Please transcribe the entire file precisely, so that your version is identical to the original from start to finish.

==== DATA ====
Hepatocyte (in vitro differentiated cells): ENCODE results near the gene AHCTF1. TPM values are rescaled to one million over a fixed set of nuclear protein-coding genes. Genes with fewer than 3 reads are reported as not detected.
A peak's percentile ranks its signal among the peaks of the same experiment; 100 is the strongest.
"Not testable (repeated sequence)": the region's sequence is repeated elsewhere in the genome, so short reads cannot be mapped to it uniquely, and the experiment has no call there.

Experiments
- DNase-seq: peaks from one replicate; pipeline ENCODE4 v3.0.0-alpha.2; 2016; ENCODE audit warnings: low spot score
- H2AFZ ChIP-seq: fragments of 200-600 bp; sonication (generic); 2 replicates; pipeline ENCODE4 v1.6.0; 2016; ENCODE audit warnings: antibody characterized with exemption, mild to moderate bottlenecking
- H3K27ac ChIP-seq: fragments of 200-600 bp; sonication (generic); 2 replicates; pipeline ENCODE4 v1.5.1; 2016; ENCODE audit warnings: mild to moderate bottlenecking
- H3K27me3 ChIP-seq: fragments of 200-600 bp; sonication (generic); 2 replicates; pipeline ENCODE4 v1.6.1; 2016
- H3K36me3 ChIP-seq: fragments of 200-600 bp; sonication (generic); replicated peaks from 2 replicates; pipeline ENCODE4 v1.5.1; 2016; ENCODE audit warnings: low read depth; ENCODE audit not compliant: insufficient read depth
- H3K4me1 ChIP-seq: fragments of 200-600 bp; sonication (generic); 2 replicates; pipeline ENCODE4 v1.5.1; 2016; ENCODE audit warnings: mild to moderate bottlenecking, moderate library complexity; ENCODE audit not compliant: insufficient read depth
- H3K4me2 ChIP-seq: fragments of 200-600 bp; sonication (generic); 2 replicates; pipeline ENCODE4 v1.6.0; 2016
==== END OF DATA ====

Hepatocyte (in vitro differentiated cells): ENCODE results near the gene AHCTF1. TPM values are rescaled to one million over a fixed set of nuclear protein-coding genes. Genes with fewer than 3 reads are reported as not detected.
A peak's percentile ranks its signal among the peaks of the same experiment; 100 is the strongest.
"Not testable (repeated sequence)": the region's sequence is repeated elsewhere in the genome, so short reads cannot be mapped to it uniquely, and the experiment has no call there.

Experiments
- DNase-seq: peaks from one replicate; pipeline ENCODE4 v3.0.0-alpha.2; 2016; ENCODE audit warnings: low spot score
- H2AFZ ChIP-seq: fragments of 200-600 bp; sonication (generic); 2 replicates; pipeline ENCODE4 v1.6.0; 2016; ENCODE audit warnings: antibody characterized with exemption, mild to moderate bottlenecking
- H3K27ac ChIP-seq: fragments of 200-600 bp; sonication (generic); 2 replicates; pipeline ENCODE4 v1.5.1; 2016; ENCODE audit warnings: mild to moderate bottlenecking
- H3K27me3 ChIP-seq: fragments of 200-600 bp; sonication (generic); 2 replicates; pipeline ENCODE4 v1.6.1; 2016
- H3K36me3 ChIP-seq: fragments of 200-600 bp; sonication (generic); replicated peaks from 2 replicates; pipeline ENCODE4 v1.5.1; 2016; ENCODE audit warnings: low read depth; ENCODE audit not compliant: insufficient read depth
- H3K4me1 ChIP-seq: fragments of 200-600 bp; sonication (generic); 2 replicates; pipeline ENCODE4 v1.5.1; 2016; ENCODE audit warnings: mild to moderate bottlenecking, moderate library complexity; ENCODE audit not compliant: insufficient read depth
- H3K4me2 ChIP-seq: fragments of 200-600 bp; sonication (generic); 2 replicates; pipeline ENCODE4 v1.6.0; 2016